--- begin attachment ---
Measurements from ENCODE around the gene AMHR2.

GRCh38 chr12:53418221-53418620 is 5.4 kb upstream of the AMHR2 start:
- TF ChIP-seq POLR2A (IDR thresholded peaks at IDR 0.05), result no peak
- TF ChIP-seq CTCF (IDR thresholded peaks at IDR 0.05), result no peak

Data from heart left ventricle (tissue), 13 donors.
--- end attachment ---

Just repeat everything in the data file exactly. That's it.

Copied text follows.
Measurements from ENCODE around the gene AMHR2.

GRCh38 chr12:53418221-53418620 is 5.4 kb upstream of the AMHR2 start:
- TF ChIP-seq POLR2A (IDR thresholded peaks at IDR 0.05), result no peak
- TF ChIP-seq CTCF (IDR thresholded peaks at IDR 0.05), result no peak

Data from heart left ventricle (tissue), 13 donors.